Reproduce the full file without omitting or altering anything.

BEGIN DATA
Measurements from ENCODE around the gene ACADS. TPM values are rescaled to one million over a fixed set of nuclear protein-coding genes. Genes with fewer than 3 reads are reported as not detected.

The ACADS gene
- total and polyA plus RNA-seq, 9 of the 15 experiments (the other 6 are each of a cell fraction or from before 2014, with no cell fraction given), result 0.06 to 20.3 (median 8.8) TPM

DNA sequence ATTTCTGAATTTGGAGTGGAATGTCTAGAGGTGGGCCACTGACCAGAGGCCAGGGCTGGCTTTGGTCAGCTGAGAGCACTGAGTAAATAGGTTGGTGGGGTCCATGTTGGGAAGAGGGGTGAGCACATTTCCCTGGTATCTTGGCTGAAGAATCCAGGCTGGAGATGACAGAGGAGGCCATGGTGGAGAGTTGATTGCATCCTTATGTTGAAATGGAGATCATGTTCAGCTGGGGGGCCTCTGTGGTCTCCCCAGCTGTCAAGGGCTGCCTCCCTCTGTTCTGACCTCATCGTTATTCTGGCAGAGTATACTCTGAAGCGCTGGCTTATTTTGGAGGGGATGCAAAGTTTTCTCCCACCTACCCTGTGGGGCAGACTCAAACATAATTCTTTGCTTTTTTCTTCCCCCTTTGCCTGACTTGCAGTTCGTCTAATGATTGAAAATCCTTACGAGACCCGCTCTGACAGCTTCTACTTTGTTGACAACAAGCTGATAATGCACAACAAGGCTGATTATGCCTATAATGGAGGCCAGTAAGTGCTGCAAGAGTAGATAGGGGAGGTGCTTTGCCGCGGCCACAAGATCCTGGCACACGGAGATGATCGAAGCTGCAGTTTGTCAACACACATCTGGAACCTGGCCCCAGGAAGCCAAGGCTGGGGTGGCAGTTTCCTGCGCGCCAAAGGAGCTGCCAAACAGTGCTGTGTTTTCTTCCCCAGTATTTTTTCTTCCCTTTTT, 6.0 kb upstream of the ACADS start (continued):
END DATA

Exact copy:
Measurements from ENCODE around the gene ACADS. TPM values are rescaled to one million over a fixed set of nuclear protein-coding genes. Genes with fewer than 3 reads are reported as not detected.

The ACADS gene
- total and polyA plus RNA-seq, 9 of the 15 experiments (the other 6 are each of a cell fraction or from before 2014, with no cell fraction given), result 0.06 to 20.3 (median 8.8) TPM

DNA sequence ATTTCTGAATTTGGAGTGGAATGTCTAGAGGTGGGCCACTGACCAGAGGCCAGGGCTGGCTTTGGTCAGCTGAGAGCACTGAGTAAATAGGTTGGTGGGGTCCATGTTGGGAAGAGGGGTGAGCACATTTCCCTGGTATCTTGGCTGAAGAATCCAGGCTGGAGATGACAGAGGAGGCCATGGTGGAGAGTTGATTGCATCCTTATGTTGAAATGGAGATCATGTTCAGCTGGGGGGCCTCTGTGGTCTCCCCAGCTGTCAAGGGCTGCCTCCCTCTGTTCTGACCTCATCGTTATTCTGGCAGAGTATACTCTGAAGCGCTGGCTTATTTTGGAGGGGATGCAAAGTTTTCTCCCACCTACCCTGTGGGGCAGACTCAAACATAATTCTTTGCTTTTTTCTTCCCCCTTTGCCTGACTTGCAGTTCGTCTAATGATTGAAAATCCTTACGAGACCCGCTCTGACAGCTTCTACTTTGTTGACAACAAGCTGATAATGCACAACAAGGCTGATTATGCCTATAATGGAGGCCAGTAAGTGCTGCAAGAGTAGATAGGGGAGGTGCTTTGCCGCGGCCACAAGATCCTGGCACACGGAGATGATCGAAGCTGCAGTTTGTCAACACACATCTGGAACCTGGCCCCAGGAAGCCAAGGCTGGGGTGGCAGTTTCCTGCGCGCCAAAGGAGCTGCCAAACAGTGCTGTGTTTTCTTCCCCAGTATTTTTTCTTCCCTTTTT, 6.0 kb upstream of the ACADS start (continued):